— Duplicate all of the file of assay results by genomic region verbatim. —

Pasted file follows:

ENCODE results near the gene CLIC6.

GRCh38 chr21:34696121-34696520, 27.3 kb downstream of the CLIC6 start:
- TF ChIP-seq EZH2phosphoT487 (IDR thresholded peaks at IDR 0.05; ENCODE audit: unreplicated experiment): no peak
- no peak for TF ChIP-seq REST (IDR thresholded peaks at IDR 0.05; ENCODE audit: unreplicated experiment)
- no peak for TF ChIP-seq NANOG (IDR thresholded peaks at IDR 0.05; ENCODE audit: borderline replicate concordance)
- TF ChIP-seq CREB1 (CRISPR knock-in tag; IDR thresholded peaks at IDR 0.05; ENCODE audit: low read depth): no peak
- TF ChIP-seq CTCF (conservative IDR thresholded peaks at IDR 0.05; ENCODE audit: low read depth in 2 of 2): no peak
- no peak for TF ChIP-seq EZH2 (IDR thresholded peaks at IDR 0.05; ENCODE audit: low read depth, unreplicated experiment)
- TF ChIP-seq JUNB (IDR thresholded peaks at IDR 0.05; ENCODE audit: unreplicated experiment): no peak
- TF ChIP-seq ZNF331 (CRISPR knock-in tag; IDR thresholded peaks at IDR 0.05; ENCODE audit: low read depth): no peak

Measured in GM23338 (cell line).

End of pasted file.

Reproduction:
ENCODE results near the gene CLIC6.

GRCh38 chr21:34696121-34696520, 27.3 kb downstream of the CLIC6 start:
- TF ChIP-seq EZH2phosphoT487 (IDR thresholded peaks at IDR 0.05; ENCODE audit: unreplicated experiment): no peak
- no peak for TF ChIP-seq REST (IDR thresholded peaks at IDR 0.05; ENCODE audit: unreplicated experiment)
- no peak for TF ChIP-seq NANOG (IDR thresholded peaks at IDR 0.05; ENCODE audit: borderline replicate concordance)
- TF ChIP-seq CREB1 (CRISPR knock-in tag; IDR thresholded peaks at IDR 0.05; ENCODE audit: low read depth): no peak
- TF ChIP-seq CTCF (conservative IDR thresholded peaks at IDR 0.05; ENCODE audit: low read depth in 2 of 2): no peak
- no peak for TF ChIP-seq EZH2 (IDR thresholded peaks at IDR 0.05; ENCODE audit: low read depth, unreplicated experiment)
- TF ChIP-seq JUNB (IDR thresholded peaks at IDR 0.05; ENCODE audit: unreplicated experiment): no peak
- TF ChIP-seq ZNF331 (CRISPR knock-in tag; IDR thresholded peaks at IDR 0.05; ENCODE audit: low read depth): no peak

Measured in GM23338 (cell line).